Many readers of this blog will not know these names, but many will. I am sick with shock and sadness at learning that Kate McClellan (incoming president of the ALSC, the arm of ALA that focuses on children’s services and, among many other things, the Newbery and Caldecott Awards) and her dear friend Kathy Krasniewicz were killed yesterday in Denver.
Two town women, longtime librarians for the Perrot Memorial Library in Old Greenwich, were killed en route to the Denver airport Wednesday morning when their cab was struck by a hit-and-run driver, police said.
The library’s head of youth services, Kathy Krasniewicz, 54, of Palmer Hill Road, Riverside, and former youth services director Kate McClelland, 71, of Dorchester Lane, Riverside, were killed in the accident, a library official said Wednesday night.
Rest of the article here.
I can’t yet process this news, but will say that these women were shining, shining, shining stars and it is hard to imagine this world without them. I first got to know them attending the summer CLNE institutes and then at various NYC publishing events. They were such V.I.Ps but always lovely and generous and remarkable women.
Just after the Monday press conference I ran into them and Kate and I together quelled about The Graveyard Book winning the Newbery. Kate went on to say she thought Coraline should have won its year too and I happily agreed with her.
My profound sympathies to all their family and friends.
What a loss. What else is there to say?
11 of your friends are attending Assembly at Meryton.
Jane Bennet finds herself very unwell. :(
Lydia Bennet became a fan of Officers.
More here*. (Thanks to Sharyn November for this — by way of her facebook status feed, of course.)
*by DeeDee Baldwin
inspired by Sarah Schmelling’s Hamlet (Facebook News Feed Edition)
When I was 8, or maybe 7 or 9, a girl in my class brought in a comic book she’d been given at Hebrew school. It told the story of a girl who’d been in a concentration camp with her mother. The girl’s mother was made to stand naked all night out in the snow. The girl had watched her mother standing there. Then she’d looked away, and when she’d looked back, her mother had fallen down, dead.
If I allow such stories to enter Emilie’s head, I fear that they will never leave.
Judith Warner mulls over her 8 year-old daughter’s interest in stories like the Walmart death in Bad Time Stories at the NYTime.
While my students were lunching in small groups at other Lower East Side establishments as part of our annual walking tour, a colleague and I headed to the Essex Street Market where Shopsin’s is located and had these incredibly tasty items and a hearty helping of walnut pomegranate bean soup. Even if you never go near the place, I highly recommend (it changes daily) taking a gander at the menu just to what else is likely to be served at this unique and legendary establishment. I first read about Kenny Shopsin in Calvin Trillin’s New Yorker pieces on him. More recently I saw a documentary on him and recently he came out with a book. A few months ago there was this article in the Times (with the mac and cheese pancake recipe) along with this video of him making the pancakes. He was lovely to my friend and me, but as you will see, he is not running a PG joint.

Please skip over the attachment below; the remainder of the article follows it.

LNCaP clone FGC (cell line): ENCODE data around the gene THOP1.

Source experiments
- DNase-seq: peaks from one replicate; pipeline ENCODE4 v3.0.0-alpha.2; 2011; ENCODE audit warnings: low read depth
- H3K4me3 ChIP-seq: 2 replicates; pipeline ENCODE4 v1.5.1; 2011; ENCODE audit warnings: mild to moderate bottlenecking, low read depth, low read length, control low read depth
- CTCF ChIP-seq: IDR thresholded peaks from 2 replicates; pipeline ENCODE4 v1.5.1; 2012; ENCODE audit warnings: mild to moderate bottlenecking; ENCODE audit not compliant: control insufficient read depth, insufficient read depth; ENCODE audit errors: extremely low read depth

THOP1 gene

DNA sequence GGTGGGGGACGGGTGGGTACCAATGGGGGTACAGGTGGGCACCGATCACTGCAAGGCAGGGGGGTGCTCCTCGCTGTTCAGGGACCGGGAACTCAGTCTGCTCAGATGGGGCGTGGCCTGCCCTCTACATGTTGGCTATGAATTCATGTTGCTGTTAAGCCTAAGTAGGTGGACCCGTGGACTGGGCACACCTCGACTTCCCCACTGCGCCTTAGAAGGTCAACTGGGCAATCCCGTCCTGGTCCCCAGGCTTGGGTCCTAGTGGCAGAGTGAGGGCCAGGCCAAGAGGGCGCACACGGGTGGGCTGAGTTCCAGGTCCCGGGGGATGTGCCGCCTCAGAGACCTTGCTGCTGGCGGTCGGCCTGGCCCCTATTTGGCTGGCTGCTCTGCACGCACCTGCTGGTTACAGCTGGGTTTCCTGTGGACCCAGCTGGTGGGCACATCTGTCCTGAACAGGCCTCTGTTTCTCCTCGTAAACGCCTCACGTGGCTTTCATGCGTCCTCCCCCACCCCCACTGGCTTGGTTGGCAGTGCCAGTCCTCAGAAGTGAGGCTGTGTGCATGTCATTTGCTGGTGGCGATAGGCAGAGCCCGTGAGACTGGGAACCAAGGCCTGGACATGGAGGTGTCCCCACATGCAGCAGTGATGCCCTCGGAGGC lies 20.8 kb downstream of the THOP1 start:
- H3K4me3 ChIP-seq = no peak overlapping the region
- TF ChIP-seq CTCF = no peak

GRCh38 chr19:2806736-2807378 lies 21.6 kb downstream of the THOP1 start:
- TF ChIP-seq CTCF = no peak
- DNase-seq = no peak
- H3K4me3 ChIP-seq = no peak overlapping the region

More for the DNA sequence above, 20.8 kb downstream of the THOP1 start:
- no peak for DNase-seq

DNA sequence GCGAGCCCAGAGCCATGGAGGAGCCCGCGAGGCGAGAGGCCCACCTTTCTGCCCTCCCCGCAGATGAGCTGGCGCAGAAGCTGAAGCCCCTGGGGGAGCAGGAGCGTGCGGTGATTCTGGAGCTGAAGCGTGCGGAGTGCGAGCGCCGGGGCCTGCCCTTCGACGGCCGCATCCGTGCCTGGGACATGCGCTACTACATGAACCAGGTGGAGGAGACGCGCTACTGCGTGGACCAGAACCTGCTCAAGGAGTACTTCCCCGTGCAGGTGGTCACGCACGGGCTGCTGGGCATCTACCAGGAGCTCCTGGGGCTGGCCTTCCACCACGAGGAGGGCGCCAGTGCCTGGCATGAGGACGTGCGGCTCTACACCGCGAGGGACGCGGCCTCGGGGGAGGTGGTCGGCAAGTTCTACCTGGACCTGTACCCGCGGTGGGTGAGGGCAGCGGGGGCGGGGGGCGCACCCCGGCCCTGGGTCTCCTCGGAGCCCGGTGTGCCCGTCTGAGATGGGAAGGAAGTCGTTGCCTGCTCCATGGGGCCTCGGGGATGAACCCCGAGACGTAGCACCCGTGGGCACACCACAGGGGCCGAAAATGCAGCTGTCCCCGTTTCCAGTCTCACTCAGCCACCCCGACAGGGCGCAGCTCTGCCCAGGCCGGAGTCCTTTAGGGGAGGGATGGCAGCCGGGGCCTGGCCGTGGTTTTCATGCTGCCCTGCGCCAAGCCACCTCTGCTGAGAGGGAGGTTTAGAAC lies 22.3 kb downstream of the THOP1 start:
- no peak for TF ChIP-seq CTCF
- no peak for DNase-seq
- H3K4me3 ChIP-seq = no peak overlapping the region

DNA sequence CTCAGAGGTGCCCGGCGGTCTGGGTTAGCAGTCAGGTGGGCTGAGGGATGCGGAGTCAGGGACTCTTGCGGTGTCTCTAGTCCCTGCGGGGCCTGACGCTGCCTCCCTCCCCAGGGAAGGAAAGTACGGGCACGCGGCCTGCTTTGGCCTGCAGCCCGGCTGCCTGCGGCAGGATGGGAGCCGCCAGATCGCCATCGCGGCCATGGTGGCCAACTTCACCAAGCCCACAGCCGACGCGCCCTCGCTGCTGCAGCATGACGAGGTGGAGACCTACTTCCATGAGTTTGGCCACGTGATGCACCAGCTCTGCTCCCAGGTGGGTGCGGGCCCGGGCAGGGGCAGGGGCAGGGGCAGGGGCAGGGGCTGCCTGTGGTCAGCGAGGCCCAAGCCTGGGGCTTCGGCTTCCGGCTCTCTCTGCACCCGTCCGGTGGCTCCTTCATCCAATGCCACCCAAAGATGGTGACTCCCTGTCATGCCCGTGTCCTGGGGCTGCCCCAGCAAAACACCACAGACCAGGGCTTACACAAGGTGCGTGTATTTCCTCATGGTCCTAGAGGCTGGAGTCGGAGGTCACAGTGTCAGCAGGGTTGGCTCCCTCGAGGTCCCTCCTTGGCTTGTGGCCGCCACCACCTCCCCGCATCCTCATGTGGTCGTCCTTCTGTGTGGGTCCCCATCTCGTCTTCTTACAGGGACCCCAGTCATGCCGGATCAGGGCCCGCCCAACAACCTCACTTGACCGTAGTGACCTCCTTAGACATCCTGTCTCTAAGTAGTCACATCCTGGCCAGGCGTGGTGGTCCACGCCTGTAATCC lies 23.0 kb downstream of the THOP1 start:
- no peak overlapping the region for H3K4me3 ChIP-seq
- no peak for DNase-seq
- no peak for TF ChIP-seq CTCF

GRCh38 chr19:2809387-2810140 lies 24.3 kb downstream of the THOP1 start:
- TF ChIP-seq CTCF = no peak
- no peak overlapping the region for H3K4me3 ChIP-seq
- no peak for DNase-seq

In a few minutes I’m out the door for my flight to San Antonio and The National Teachers of English annual convention. I’ve got two sessions on Sunday and it would be great if any of this blog’s readers come by!
At 8:30 on Sunday I’ll be part of this session:
PORTS OF ENTRY: USING TECHNOLOGY TO ENGAGE YOUNG READERS, WRITERS, AND RESEARCHERS IN 21ST CENTURY LITERACIES
New technologies offer opportunities for students to connect, collaborate, publish, and share in ways not imaginable until recently. In this session, an elementary teacher, a K-12 technology integration specialist, and a university professor examine samples, strategies, and tools for multiple ‘ports of entry’ to 21st century literacies and learning.
I will be speaking with Bill Teale of the University of Illinois and Gail Desler, a technology maven from California Both are stellar and I think our session will be too. (My powerpoint for this can be downloaded here.)
At 1PM Sunday I will be co-chairing this session:
2008 NOTABLE CHILDREN’S BOOKS IN THE LANGUAGE ARTS
(Sponsoring Group: Children’s Literature Assembly)
After viewing a presentation of the thirty 2008 Notable Children’s Books in the Language Arts, attendees will converse informally at round tables with some of the authors and illustrators about their honored books.These include Ann Bausum, Ruth Forman, Ralph Fletcher, Peggy Gifford, Emily Gravett, Linda Sue Park, Gary Schmidt, and Jacqueline Woodson.
And then there’s Peter Cook’s (thanks to Neil Gaiiman).
What a fantastic idea! Fran Manushkin has had the terrific idea of a Children’s Inauguration in Washington D.C. to parallel the one for adults. Betsy Bird has this post about it with some more implementation ideas offered in the comments. Love to know more what we can do to make this happen!
My fourth graders wrote some moving letters to Obama yesterday. You can view them here.
Yesterday one of my fourth graders (in the green jacket above) was absent, off with his family getting out the vote in Pennsylvania. When I mentioned that yesterday morning, several other children said they too had been in Pennsylvania several times, going door to door, campaigning for our now president-elect. Today my class is abubble with the results.Many were wakened by their parents to hear Obama’s speech All sorts of discussion about where the Obama girls (one is their age) will go to school and how they must feel leaving their friends for the White House. Mostly there is happiness and pride. Beyond my own multifaceted pleasure at Obama’s win, I am incredibly happy for them. These children cared. So deeply and passionately. And their optimism and enthusiasm has been rewarded.